Wednesday, July 16, 2008

What is a Book Review Supposed to Do?

Speaking of National Public Radio, itself just expanded its online books coverage in June. Senior supervising producer Joe Matazzoni said, “We’re here to try and point our audience to good books. Our audience identifies with our sensibility and looks to us for judgment and taste. We’re a filter.”

Traditional book critics view their job as much broader and with further reaching implications than that of a “filter.” And certainly, if the reader is looking for in-depth analysis or scholarly discussion, then this declaration by the editors of The New Republic could hold true:

"The intelligent discussion of a book has the power to change its reader’s ideas about how he votes or who he loves – to furnish nothing less than ‘a criticism of life,’ in the old but still sterling Arnoldian phrase. … When a book review is done well, it transcends leisure. It inducts its reader into the enchanted circle of those who really live by their minds. It is a small but significant aid to genuine citizenship, to meaningful living.”

However, is that what most casual readers are looking for? Is that what parents, librarians, and teachers need when trying to decide which new books should get added to their collections?

Or do they want shorter, to-the-point synopses and recommendations? (Like the ones found in such print publications as The Horn Book Magazine?)

I think the latter.

Adam Kirsch, who wrote a diatribe against blogs in The New York Sun last year, would disapprove; he claims that “… bite-sized commentary, which is all the blog form allows, is next to useless when it comes to talking about books.”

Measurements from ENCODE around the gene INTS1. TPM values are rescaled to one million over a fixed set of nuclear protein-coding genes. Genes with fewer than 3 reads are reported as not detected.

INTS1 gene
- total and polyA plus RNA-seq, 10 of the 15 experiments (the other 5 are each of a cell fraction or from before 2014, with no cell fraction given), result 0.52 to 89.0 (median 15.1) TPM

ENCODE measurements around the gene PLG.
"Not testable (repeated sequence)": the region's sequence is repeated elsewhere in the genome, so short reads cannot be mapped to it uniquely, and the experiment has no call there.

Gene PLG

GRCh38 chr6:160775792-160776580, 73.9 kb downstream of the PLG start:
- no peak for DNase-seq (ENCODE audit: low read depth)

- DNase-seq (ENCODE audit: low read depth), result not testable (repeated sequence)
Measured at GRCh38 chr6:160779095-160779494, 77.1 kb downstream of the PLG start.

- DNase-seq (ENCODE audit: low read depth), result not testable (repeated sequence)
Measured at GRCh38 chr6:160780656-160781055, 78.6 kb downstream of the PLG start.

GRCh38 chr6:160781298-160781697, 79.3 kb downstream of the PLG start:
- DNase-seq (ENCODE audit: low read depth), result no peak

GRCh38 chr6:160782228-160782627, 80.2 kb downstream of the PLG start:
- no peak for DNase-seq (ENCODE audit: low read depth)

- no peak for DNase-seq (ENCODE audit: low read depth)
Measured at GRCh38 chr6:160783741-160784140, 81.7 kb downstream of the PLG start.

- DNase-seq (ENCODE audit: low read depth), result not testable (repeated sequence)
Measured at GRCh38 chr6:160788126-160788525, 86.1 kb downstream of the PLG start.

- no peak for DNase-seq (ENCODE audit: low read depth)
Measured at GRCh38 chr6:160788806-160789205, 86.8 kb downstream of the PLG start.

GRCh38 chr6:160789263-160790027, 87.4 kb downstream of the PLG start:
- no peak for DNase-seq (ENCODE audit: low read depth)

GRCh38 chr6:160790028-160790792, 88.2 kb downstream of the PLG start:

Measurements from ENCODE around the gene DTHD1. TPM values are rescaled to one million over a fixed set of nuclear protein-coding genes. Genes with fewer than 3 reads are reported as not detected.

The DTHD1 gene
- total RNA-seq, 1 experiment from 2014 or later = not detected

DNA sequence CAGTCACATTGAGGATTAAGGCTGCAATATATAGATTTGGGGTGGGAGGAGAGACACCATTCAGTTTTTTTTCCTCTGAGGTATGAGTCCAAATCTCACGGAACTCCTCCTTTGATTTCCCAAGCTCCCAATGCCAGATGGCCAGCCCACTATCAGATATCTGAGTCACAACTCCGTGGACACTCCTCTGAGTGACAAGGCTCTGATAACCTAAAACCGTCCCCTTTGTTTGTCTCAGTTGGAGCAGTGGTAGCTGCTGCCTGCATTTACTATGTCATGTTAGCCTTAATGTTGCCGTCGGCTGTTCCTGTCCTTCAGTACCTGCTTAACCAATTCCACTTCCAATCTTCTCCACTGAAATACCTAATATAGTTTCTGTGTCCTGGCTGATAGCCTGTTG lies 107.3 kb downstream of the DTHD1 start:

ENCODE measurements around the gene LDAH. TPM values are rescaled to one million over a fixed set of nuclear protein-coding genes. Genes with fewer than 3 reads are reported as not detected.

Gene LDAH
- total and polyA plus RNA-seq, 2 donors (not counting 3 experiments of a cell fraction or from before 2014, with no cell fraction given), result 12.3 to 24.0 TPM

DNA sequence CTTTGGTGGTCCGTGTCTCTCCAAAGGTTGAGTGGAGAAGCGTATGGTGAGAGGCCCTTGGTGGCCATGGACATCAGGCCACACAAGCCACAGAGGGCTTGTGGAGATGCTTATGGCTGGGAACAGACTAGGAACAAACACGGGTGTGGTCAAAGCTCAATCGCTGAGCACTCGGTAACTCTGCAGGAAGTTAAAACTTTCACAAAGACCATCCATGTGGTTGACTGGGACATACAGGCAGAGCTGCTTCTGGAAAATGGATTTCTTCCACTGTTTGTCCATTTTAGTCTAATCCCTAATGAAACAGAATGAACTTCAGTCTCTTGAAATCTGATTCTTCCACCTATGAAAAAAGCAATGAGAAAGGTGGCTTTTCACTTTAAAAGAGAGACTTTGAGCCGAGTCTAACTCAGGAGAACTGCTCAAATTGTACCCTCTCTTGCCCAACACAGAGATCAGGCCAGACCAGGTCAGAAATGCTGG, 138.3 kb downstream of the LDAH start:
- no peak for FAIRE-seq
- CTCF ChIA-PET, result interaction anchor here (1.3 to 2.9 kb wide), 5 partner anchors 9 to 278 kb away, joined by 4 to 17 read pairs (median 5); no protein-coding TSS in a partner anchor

But for those of us who have stacks of books waiting to be read and want a quick indication of which ones will be worth our time, per people whose opinions we trust, blog reviews are perfect. As Gwenda Bond, a contributor to Guys Lit Wire, pointed out in a comment on the Read Roger blog (more about the post that triggered the comment in a day or so):

"… bloggers draw traffic largely through their personal voices and personal tastes. … I'd argue that it's _because_ of the mix of things that provide the context for a blog's reviews--things that reveal information about the blogger and their tastes and point of view--that I take blog recommendations seriously. I know a lot more about where Colleen [Mondor] or Fuse is coming from than I do about an anonymous Kirkus reviewer. (And having been an anonymous Kirkus reviewer, I say that with no hint of an insult to Kirkus.)"

Note: Fuse #8, mentioned above, became a part of School Library Journal in June 2007. In addition to several blogs, the SLJ site offers web-only reviews because, as editor Heather McCormack explains, expanding book review coverage "in print is not feasible owing to paper costs, etc. Doing so online via our weekly Xpress Reviews, however, is easy. ... I can’t supply any hard numbers, but I think it’s safe to say that even the die-hardest of print-demanding librarians are beginning to see the perks of online reviews—they’re free; they’re always there; they’re informed, impartial, and to the point (like LJ’s print sisters); and they’re going to multiply like rabbits if I have anything to say about it."

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